The Inflammatory Bowel Disease (IBD) Section of the BSG and the IBD Clinical Research Group have recently issued a position statement on SARS-CoV2 (COVID-19) vaccination. This includes key recommendations (copied below) and answers to FAQs (compiled in collaboration with Crohn’s & Colitis UK).
Key recommendations from the IBD Section of the BSG and the IBD Clinical Research Group
- We strongly support SARS-CoV2 vaccination for patients with IBD.
- The risks of vaccination in IBD patients are anticipated to be very low.
- In IBD patients taking immunosuppressive drugs, including biologics and small molecule inhibitors, the key concerns are related to the theoretical risk of suboptimal vaccine responses rather than vaccine side effects.
- We recommend that IBD patients accept whichever approved vaccination is offered to them, in accordance with UK Department of Health and Social Care and the Medicines and Healthcare products Regulatory Agency (MHRA) guidance.
- It is important that patients with IBD are offered consistent and unbiased advice. This will be disseminated through the BSG and Crohn’s & Colitis UK.
Timing of COVID-19 vaccination and IBD treatment
We know that individual IBD teams are taking different approaches to the timing of the vaccination and IBD treatment, which is causing confusion for patients. Clear and consistent messages really help to reduce anxiety at this time.
The BSG’s position statement says “The main priority with timing is delivery of the vaccine at the earliest opportunity. This is especially important with the NHS under considerable strain during vaccine roll out and we would recommend accepting the first available vaccine appointment if/when offered. Neither IBD disease activity, nor the timing of subcutaneous/intravenous IBD medications should delay vaccination.”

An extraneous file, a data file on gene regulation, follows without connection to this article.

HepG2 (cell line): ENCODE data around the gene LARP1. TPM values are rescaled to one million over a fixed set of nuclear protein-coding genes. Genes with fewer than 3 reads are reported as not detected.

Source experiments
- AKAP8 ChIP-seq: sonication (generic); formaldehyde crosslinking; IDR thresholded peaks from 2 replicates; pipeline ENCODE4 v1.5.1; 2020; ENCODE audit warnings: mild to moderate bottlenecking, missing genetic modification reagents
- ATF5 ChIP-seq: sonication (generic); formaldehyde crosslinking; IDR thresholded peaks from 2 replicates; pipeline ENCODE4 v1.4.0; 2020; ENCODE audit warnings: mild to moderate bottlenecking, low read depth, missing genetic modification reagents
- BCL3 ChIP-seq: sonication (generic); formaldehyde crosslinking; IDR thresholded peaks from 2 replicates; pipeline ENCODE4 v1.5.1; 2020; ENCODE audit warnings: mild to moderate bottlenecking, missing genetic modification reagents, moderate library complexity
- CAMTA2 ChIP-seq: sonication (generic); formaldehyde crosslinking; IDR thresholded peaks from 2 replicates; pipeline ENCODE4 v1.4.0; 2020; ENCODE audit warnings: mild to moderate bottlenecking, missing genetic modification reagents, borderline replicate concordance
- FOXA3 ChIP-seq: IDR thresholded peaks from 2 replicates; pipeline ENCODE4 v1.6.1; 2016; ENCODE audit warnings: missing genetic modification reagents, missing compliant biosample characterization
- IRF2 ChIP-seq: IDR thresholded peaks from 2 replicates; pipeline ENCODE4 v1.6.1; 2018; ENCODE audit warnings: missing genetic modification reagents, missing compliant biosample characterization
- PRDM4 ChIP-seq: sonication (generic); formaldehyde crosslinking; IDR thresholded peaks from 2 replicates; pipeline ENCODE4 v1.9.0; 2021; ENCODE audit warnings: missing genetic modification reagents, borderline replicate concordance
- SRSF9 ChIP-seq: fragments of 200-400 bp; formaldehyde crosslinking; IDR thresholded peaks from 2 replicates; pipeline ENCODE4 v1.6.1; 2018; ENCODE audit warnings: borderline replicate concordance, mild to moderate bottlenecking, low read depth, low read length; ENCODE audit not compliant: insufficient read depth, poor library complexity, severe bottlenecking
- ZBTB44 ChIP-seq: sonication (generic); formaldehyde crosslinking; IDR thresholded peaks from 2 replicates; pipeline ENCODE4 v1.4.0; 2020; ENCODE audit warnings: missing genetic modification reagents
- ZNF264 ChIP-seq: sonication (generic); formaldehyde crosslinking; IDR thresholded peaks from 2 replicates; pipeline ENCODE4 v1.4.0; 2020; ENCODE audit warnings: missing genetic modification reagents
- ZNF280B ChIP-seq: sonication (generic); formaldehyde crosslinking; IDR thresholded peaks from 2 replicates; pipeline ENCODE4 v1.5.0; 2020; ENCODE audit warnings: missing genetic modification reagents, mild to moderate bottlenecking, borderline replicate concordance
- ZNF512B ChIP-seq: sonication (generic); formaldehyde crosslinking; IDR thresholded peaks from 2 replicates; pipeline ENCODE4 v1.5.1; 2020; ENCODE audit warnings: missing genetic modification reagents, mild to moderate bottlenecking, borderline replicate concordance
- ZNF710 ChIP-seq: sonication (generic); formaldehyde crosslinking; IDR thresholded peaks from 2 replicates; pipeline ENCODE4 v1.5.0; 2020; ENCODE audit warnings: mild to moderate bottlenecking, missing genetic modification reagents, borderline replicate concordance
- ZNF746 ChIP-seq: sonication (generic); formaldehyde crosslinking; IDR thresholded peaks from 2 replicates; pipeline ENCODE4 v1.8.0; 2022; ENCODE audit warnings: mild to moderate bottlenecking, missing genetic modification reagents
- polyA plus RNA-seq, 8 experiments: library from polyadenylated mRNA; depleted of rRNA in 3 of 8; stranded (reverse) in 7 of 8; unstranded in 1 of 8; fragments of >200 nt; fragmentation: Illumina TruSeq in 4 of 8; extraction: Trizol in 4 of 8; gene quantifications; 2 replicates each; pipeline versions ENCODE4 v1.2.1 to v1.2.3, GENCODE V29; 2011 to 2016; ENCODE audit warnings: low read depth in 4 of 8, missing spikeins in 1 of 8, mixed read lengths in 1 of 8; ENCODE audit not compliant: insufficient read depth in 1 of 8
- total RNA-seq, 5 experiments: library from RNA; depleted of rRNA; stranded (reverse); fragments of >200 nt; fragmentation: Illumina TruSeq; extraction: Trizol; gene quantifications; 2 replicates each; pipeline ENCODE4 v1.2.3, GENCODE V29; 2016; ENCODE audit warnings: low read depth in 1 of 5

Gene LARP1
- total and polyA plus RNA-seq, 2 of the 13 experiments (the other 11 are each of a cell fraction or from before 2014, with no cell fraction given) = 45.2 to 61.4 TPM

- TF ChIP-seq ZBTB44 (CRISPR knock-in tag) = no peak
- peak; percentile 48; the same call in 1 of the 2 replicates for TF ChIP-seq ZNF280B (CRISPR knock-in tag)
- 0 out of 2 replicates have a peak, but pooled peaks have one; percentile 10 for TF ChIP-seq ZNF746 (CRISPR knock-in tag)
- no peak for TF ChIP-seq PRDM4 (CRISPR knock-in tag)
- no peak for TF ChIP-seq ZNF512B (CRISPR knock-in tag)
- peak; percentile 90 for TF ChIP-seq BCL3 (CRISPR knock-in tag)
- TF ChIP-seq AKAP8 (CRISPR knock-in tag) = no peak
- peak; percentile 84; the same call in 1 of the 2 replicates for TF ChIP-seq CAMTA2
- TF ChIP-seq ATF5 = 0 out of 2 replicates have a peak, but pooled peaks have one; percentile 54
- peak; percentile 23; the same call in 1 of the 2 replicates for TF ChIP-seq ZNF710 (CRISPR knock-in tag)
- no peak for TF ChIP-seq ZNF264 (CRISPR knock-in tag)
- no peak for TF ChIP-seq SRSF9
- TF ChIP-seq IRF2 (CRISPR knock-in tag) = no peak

The Crohn’s & Colitis UK website says “The coronavirus vaccine is suitable to take in most circumstances, including when you are in a Crohn's or Colitis flare-up. You do not need to leave a gap between your vaccine and when you take your biologic medicine - they can both be taken on the same day if needed. Your IBD Team may recommend that you leave a gap between the two if you are likely to experience side effects, but your vaccine will still be just as safe and just as effective if taken at the same time as your biologic medicine.”
Your role in identifying Clinically Extremely Vulnerable and Clinically Vulnerable patients
As priority for vaccination – and access to other support - relies on correctly identifying both Clinically Extremely Vulnerable and Clinically Vulnerable patients with IBD, it is really important that you update the shielding list regularly, as per your hospital’s process (NHS Digital Guidance), and include information about risk levels on letters to GPs, so that they can action appropriately.
For up-to-date patient-facing information on the COVID-19 vaccine and IBD please see the Crohn’s & Colitis UK website, which continues to be updated regularly.
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